As I approach the first anniversary in my current apartment, I’ve begun to view the spare white walls of my bedroom more critically. Currently, I’ve only managed to hang two prints: a vintage Fiorucci poster and a movie poster that features a young Keanu Reeves. Both are from college and only the former is framed. My need for some new wall coverings might be why once I first spotted Henri Matisse’s Blue Nude print — while virtually stalking art director Madelynn Furlong’s feed — I couldn’t stop seeing it. It popped up in photos of other immaculately decorated homes, including the Zoe Report’s senior fashion editor, Aemilia Madden, then travel influencer Olivia Lopez. By the time I realized Caroline Calloway had been hawking cutouts of the print on Instagram — traced on expensive, star-strewn paper — I figured we had hit peak Matisse mania.
“It’s so funny, my best friend has this print, too,” said interior designer Sasha Bikoff when I asked her about it. She chalks up its popularity to its versatility: it’s organic yet whimsical, simple but still interesting. “I have a vintage Matisse print in my apartment right now. It’s not the Blue Nude, it’s the dancing one with the little star,” says Abigail Campbell, owner of Brooklyn-based Abigail Bell Vintage. She also points to the print’s adaptability. It can fit in a variety of home design styles, including everything from “a higher-end Danish-style home with lots of plants” to a “super colorful home with Memphis-style furniture.” Madden, who scored her vintage print on Chairish, says she has seen similar prints appearing increasingly over the last year, “often at cafés, spas, and even my favorite yoga studio, Sky Ting.
Lumi Tan, curator at the nonprofit art space The Kitchen, says the popularity of the posters are deeply connected to the timing of MoMA’s “Matisse: The Cut-Outs” show in 2014, which had traveled from the Tate Modern, calling it a “huge blockbuster exhibition” in both cities. “The pared-down shapes and bright colors made the work more accessible to different kinds of viewers, and was coincidentally perfectly tuned into the current clean yet punchy palettes of Instagrammable design aesthetics.” This is particularly clear when looking at a piece like Blue Nude which, while being quite formally complex, “has an immediate graphic impact,” she says. New York Magazine senior art critic Jerry Saltz feels the same way: “The intensity of the color and the abstract shape fits perfectly into the pixelated packages on Twitter and Instagram.”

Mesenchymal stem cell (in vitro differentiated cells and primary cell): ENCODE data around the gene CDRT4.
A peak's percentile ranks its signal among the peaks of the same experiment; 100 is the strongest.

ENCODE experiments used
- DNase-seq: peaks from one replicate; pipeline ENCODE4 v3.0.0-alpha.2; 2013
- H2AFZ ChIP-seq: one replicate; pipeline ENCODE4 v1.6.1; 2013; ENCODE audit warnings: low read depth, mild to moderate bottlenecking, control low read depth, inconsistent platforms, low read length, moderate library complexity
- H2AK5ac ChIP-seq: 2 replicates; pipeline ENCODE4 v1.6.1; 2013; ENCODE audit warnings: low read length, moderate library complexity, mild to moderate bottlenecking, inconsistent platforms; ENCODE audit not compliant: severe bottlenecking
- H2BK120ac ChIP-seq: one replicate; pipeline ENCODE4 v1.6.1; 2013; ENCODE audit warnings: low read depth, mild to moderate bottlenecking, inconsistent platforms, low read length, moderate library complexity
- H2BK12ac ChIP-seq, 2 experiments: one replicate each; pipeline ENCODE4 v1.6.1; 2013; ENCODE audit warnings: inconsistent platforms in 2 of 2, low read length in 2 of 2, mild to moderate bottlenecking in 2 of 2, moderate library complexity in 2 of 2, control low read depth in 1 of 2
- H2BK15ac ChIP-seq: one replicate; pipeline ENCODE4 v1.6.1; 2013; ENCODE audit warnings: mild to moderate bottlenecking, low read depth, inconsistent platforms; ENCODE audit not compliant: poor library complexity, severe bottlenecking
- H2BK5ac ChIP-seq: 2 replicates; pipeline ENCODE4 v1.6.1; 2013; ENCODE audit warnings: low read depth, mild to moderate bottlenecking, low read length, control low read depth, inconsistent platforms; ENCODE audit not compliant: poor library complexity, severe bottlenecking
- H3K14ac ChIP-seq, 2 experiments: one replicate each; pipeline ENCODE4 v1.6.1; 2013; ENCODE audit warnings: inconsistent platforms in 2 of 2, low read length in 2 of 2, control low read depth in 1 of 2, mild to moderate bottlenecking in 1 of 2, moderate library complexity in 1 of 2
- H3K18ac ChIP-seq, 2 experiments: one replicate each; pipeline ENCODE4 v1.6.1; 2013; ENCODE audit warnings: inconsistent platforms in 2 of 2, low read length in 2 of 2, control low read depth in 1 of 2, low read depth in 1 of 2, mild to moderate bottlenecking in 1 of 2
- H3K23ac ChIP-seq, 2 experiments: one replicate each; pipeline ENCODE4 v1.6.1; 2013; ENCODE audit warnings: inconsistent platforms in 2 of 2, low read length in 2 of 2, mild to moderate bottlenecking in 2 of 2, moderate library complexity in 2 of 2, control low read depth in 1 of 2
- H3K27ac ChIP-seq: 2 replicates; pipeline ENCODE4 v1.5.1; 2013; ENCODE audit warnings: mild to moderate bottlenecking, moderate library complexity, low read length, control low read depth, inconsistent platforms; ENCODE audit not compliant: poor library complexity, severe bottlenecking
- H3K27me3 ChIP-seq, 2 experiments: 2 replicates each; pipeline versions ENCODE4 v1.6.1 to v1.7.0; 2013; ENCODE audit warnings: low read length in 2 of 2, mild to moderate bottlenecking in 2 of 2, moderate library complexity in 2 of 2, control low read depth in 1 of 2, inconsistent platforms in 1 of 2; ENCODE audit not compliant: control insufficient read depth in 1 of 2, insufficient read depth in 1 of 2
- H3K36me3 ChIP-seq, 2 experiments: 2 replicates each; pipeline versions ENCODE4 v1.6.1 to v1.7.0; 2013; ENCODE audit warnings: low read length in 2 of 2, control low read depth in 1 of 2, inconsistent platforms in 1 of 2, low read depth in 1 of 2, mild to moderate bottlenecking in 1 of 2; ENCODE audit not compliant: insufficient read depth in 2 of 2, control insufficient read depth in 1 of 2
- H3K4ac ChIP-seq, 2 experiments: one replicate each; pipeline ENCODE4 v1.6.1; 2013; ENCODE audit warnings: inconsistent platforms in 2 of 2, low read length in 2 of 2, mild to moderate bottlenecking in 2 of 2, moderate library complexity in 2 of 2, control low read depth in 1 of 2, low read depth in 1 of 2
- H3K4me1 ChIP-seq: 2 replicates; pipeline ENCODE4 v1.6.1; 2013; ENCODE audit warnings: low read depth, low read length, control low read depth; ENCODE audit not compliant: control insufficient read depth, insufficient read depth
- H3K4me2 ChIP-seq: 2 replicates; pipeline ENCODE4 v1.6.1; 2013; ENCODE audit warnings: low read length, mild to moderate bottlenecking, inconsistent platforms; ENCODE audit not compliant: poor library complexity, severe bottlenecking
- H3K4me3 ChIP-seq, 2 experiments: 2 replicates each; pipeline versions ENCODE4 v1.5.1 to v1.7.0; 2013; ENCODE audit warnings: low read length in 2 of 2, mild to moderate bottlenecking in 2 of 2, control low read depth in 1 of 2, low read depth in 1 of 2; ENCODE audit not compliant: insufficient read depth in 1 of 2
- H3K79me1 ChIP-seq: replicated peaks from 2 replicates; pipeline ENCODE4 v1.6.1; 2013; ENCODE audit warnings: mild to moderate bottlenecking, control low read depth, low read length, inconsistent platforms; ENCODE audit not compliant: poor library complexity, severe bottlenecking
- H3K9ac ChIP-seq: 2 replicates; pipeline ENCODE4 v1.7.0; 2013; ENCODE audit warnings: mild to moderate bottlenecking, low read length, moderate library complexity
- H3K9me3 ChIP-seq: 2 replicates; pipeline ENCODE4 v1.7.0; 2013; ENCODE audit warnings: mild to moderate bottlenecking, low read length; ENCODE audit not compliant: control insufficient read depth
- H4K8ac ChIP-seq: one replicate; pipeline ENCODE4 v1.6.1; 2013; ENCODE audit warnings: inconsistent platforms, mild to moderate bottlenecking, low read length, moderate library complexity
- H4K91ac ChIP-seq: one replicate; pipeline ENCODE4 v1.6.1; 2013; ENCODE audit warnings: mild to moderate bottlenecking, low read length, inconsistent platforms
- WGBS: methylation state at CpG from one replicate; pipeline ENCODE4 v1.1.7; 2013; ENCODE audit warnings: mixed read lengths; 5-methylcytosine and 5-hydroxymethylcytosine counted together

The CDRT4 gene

And while it may seem like everyone has the same print, there are actually a range of options available to suit every budget. The most accessible take on the trend is to go for a simple (and inexpensive) reproduction starting from $20 on Amazon. If you’re looking for something a little bit more special, you could also pick up a print at a museum exhibition, where framed prints start at around $225. These often come already framed, and feel a bit more personal than a regular reproduction since they can serve as a reminder of a trip. Lopez picked up her framed print from an exhibition at the Tate Modern in London. And at the most expensive tier, Campbell and Madden recommended splurging on a vintage print, from as early as the ’60s, from places like Etsy, 1stdibs, or Chairish, starting from $300. “It’s really cool to have a piece of history documenting where that collection was at a certain period of time,” says Campbell. “One of my favorite things to collect and find are exhibition posters.”
But the popularity of the print isn’t just due to a love of all things hyper blue: it also speaks to a desire to celebrate bodies. Lopez says she finds the femininity and the pose of the figure to be “quite inviting to the eye.” According to Campbell: “There’s a ton of people who are just really interested in pieces that feature the female form, I feel like those pieces always go super quickly when I have them, and I like to think that it has something to do with female empowerment and people just really owning their bodies more.” So if you bought a butt vase or boob bath mat in the past, the Matisse print’s sensibility might also be right up your alley, but is ostensibly a more sophisticated, timeless choice. According to Saltz, when it comes to feminine beauty, “no one can really beat Matisse.”
If you want a Matisse, but not the Matisse everyone has.
And here is a vintage print at a slightly higher price point.
We also love this exhibition poster from the Grand Palais in Paris from 1970.
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